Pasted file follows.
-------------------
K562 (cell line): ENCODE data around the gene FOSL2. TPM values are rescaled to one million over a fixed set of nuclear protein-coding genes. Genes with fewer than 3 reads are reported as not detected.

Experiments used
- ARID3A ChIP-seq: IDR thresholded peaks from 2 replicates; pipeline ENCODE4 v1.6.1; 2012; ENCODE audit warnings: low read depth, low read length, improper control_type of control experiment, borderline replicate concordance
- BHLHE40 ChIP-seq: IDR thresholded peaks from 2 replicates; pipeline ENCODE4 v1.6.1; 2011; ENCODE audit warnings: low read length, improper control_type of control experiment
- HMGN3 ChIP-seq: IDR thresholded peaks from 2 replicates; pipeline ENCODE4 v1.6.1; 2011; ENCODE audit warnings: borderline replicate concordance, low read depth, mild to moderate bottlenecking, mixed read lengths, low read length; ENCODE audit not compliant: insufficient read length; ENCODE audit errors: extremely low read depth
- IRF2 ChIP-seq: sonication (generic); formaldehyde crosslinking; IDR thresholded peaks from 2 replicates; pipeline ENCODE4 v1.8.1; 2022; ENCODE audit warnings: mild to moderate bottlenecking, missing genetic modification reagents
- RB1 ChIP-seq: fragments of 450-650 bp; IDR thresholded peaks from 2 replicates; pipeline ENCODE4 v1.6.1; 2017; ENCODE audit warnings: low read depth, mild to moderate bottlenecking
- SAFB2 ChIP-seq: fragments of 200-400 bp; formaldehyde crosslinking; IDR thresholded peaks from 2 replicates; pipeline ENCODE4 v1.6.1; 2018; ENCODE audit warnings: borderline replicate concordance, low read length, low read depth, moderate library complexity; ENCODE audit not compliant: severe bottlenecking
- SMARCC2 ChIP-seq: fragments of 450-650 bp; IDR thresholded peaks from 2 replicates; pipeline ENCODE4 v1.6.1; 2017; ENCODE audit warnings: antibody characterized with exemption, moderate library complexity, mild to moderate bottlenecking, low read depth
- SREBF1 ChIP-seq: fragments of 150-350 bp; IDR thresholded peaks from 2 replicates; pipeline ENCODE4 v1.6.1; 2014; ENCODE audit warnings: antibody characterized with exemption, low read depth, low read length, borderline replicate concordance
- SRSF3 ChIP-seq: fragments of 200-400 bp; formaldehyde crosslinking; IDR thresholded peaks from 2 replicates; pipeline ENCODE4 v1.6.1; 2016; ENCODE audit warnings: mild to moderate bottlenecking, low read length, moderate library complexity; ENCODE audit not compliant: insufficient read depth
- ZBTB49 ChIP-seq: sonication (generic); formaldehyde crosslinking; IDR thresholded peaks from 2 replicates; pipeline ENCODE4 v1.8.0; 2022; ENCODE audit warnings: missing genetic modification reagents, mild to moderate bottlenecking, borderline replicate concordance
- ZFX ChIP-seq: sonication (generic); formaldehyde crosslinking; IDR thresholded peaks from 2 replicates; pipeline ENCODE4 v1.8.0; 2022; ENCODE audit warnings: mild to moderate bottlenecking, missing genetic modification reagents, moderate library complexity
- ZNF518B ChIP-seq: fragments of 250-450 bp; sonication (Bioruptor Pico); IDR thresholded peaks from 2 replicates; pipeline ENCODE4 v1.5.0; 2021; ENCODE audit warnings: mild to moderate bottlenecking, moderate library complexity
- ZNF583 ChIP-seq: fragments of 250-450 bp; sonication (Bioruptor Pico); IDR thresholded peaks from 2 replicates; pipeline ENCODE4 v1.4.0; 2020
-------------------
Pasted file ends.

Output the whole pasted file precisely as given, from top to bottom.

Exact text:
K562 (cell line): ENCODE data around the gene FOSL2. TPM values are rescaled to one million over a fixed set of nuclear protein-coding genes. Genes with fewer than 3 reads are reported as not detected.

Experiments used
- ARID3A ChIP-seq: IDR thresholded peaks from 2 replicates; pipeline ENCODE4 v1.6.1; 2012; ENCODE audit warnings: low read depth, low read length, improper control_type of control experiment, borderline replicate concordance
- BHLHE40 ChIP-seq: IDR thresholded peaks from 2 replicates; pipeline ENCODE4 v1.6.1; 2011; ENCODE audit warnings: low read length, improper control_type of control experiment
- HMGN3 ChIP-seq: IDR thresholded peaks from 2 replicates; pipeline ENCODE4 v1.6.1; 2011; ENCODE audit warnings: borderline replicate concordance, low read depth, mild to moderate bottlenecking, mixed read lengths, low read length; ENCODE audit not compliant: insufficient read length; ENCODE audit errors: extremely low read depth
- IRF2 ChIP-seq: sonication (generic); formaldehyde crosslinking; IDR thresholded peaks from 2 replicates; pipeline ENCODE4 v1.8.1; 2022; ENCODE audit warnings: mild to moderate bottlenecking, missing genetic modification reagents
- RB1 ChIP-seq: fragments of 450-650 bp; IDR thresholded peaks from 2 replicates; pipeline ENCODE4 v1.6.1; 2017; ENCODE audit warnings: low read depth, mild to moderate bottlenecking
- SAFB2 ChIP-seq: fragments of 200-400 bp; formaldehyde crosslinking; IDR thresholded peaks from 2 replicates; pipeline ENCODE4 v1.6.1; 2018; ENCODE audit warnings: borderline replicate concordance, low read length, low read depth, moderate library complexity; ENCODE audit not compliant: severe bottlenecking
- SMARCC2 ChIP-seq: fragments of 450-650 bp; IDR thresholded peaks from 2 replicates; pipeline ENCODE4 v1.6.1; 2017; ENCODE audit warnings: antibody characterized with exemption, moderate library complexity, mild to moderate bottlenecking, low read depth
- SREBF1 ChIP-seq: fragments of 150-350 bp; IDR thresholded peaks from 2 replicates; pipeline ENCODE4 v1.6.1; 2014; ENCODE audit warnings: antibody characterized with exemption, low read depth, low read length, borderline replicate concordance
- SRSF3 ChIP-seq: fragments of 200-400 bp; formaldehyde crosslinking; IDR thresholded peaks from 2 replicates; pipeline ENCODE4 v1.6.1; 2016; ENCODE audit warnings: mild to moderate bottlenecking, low read length, moderate library complexity; ENCODE audit not compliant: insufficient read depth
- ZBTB49 ChIP-seq: sonication (generic); formaldehyde crosslinking; IDR thresholded peaks from 2 replicates; pipeline ENCODE4 v1.8.0; 2022; ENCODE audit warnings: missing genetic modification reagents, mild to moderate bottlenecking, borderline replicate concordance
- ZFX ChIP-seq: sonication (generic); formaldehyde crosslinking; IDR thresholded peaks from 2 replicates; pipeline ENCODE4 v1.8.0; 2022; ENCODE audit warnings: mild to moderate bottlenecking, missing genetic modification reagents, moderate library complexity
- ZNF518B ChIP-seq: fragments of 250-450 bp; sonication (Bioruptor Pico); IDR thresholded peaks from 2 replicates; pipeline ENCODE4 v1.5.0; 2021; ENCODE audit warnings: mild to moderate bottlenecking, moderate library complexity
- ZNF583 ChIP-seq: fragments of 250-450 bp; sonication (Bioruptor Pico); IDR thresholded peaks from 2 replicates; pipeline ENCODE4 v1.4.0; 2020